Tuesday, 15th June dawned sunny and warm. Well, I suppose it did – dawn that far north was far too early for me to be aware of it. But when I did wake up, the day was set fair for whatever I chose to do.
I chose to spend it on the vast 23,000-hectare Crown Estate of Glenlivet. The visitor centre in Tomintoul, where in normal times I could have bought a guide booklet, was and still is closed for Covid reasons, but this map was displayed widely, and I also had it in a leaflet I’d picked up. I decided to do Walk 1, the Glenmulliach Viewpoint Trail first, and then to explore the north of the Estate in the afternoon.
But first I was delayed by a small parking area, with an information board and a curious cube just 150 metres away.
I found myself in a small abandoned quarry, (this view taken from halfway up the hill)
with these at the bottom,
and perhaps a hundred jackdaws in total flying around at the top.
This was the curious cube. I’ve since been able to find out that I was at a spot called Glen Avon, but nothing about the monument – if that is the right description of it. [Later edit: But see bruceb’s comment below.]
I couldn’t and can’t work out what was reflecting what as I took this.
I drove on through Tomintoul, and made my way to the parking area which marked the start of Walk 1 (according to the leaflet, 3.5 miles, 5.5 kilometres).
Dark Green Fritillary (I think)
It was a lovely warm day – I even took a layer off, for the first time in my whole stay.
I think this may be a milkwort, but I am open to correction.
It really was lovely weather.
Through a gate, and all of a sudden the landscape changed.
There’s some kind of mast over to the right of the path in the distance.
Unexpectedly, and after a lot of upward effort, it was the end of the designated walk.
I was tempted to go on to the top of the ridge, but, given that I had already spotted the mast, and that ‘they’ clearly intended one to stop there, I feared a disappointing view if I continued, so I turned back after a short rest.
Some boggy plants lined the path at one point.
Once back through that gate again, the appointed path diverged from that on the way up, so I dutifully took it, and at that spot spent some time trying to capture this Green-veined white.
Two similar plants beside each other, and I reminded myself of the difference between gorse…
At last back at the parking area, there were lots of people picnicking, so I took a quick tour of the pond, and drove off, on the lookout for a suitable stopping place on my way to the north of the Glenlivet estate to eat my banana.
Refreshed, I found myself on another single-track road, which was perhaps as well, as it meant there weren’t too many places to take too many photos.
I was heading for Drumin Castle, where I intended to do the Drumin Circular Path (‘2.5 miles, 4 km’) and assumed that this was it, but it was in fact Blairfindy Castle, near the Glenlivet Distillery, as I found later.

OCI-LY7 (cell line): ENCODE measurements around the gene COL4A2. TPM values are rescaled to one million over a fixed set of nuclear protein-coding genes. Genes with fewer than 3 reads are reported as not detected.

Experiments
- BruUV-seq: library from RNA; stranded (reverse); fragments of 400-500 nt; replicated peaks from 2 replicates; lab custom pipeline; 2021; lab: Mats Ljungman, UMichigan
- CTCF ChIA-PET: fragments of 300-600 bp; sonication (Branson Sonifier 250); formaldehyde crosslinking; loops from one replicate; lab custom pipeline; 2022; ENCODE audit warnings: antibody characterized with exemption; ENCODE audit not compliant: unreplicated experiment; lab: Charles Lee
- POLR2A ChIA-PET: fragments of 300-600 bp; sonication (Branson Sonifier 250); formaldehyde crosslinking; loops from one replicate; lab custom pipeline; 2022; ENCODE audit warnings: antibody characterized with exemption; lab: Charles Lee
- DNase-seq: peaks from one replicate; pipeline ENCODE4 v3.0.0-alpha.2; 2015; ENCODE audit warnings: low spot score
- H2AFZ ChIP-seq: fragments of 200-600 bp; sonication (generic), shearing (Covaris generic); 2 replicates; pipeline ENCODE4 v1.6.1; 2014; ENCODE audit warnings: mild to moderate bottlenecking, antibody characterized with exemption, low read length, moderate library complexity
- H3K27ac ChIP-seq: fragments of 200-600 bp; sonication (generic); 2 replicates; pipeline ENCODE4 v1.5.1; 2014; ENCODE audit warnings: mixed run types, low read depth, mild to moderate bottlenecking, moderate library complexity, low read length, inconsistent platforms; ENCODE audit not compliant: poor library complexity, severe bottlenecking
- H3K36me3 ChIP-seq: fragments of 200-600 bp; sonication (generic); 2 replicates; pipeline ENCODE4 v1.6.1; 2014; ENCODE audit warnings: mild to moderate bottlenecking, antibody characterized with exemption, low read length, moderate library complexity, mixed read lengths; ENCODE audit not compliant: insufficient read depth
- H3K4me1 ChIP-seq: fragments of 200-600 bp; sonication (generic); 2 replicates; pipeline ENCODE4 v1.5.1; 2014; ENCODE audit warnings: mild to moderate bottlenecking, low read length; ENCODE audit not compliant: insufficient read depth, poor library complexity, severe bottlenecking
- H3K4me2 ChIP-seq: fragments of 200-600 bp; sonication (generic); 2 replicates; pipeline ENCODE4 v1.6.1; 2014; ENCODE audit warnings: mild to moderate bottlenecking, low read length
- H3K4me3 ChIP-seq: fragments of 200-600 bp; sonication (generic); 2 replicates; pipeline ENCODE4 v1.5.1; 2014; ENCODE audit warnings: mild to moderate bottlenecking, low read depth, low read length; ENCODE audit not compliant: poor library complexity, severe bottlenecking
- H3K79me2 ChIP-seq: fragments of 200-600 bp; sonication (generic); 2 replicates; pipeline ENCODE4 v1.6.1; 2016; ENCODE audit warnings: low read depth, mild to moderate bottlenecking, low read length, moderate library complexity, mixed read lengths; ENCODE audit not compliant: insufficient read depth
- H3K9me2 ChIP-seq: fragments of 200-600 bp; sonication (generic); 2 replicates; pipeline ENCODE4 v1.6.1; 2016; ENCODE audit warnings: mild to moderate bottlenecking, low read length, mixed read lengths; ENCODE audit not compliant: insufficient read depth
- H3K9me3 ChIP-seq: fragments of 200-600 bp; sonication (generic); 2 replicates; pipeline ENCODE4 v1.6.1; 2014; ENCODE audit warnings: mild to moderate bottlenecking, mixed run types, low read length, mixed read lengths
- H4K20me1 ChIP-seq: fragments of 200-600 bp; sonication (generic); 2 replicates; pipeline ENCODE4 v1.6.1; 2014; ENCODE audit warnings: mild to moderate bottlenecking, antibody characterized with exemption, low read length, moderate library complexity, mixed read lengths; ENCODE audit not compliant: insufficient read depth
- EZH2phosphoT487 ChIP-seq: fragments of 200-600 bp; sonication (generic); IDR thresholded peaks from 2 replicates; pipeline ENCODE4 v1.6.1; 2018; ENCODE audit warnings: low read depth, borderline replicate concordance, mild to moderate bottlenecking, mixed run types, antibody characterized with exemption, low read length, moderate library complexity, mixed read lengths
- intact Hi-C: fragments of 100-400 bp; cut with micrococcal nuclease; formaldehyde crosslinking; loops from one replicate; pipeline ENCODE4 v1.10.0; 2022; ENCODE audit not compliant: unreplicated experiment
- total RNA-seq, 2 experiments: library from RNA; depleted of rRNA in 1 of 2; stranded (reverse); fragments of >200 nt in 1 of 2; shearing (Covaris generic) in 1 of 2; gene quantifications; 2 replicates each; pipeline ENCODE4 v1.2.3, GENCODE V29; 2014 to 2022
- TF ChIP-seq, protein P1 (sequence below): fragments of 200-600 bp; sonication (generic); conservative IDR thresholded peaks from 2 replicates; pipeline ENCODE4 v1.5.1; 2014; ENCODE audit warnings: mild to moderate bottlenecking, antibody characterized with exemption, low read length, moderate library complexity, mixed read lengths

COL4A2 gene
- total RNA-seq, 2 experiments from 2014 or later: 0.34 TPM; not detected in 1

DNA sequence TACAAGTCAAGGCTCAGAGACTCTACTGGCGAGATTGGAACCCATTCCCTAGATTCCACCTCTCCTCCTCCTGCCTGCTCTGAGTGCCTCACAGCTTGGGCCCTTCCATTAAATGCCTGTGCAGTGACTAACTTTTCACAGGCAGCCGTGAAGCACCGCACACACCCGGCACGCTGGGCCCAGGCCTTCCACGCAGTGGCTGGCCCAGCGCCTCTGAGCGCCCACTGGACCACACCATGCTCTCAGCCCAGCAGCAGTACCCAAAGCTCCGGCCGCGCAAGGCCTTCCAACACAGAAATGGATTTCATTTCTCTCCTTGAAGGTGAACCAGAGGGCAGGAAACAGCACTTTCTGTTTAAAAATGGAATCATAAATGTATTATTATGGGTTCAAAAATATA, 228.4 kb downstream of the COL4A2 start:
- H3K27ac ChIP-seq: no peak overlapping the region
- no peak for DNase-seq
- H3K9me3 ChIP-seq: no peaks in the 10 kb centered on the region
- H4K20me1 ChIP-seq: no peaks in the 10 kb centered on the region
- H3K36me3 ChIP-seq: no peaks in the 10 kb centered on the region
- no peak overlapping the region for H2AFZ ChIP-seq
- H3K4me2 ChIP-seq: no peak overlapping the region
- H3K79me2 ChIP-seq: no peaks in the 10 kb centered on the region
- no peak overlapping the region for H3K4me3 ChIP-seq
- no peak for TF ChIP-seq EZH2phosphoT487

Arrived at the parking area for the Drumin Circular Walk, I explored my surroundings.
I found that I could visit the castle itself, taking either the slope or the steps. I chose the latter. Many of them were much steeper than this.
I was rewarded with a bank of comfrey on one side, a plant for which I have a soft spot.
Sadly, the first floor was out of bounds because of dangerous steps, but I enjoyed exploring the ground floor.
It didn’t take long.
The gentle way down led past this inviting and polite gate.
It led into a community orchard.
The walk down the slope was a delight.
And at the bottom I heard that contemporary rarity, a cuckoo. (You may have to turn your volume up very loud!)
The signpost points up the road I had come in by. I took it, but then could not find any other sign of the Path, despite wandering around for 30 minutes or so.
In due course I found myself level with the castle again.
So I just wandered back slowly to my car.
A rabbit scuttled away from me, but not very far, thinking that I might not see him if he kept very still. He was at my eye level on the roadside bank.
Time was moving on, the sun had long gone in, I had walked much more this day than any of the other days, and I was ready to return to the hotel, quite a way away by now. I have since learned that in any case the walk would not have been possible because of a broken bridge.
It had been a good day. It seems to me that exploring the Glenlivet Estate, whether following their suggested walks or not, could constitute a hole holiday and more in itself.
Taking a back road, I was interested to cross this truss bridge, which replaced two consecutive suspension bridges, at Cromdale, not far from Grantown-on-Spey.
After my last dinner at the Grant Arms Hotel, a film, ‘Scandinavian Cruise Ship Adventure’ by Nigel Marven, was shown. This was my last night in Grantown-on-Spey, but I had nearly four more days’ holiday remaining.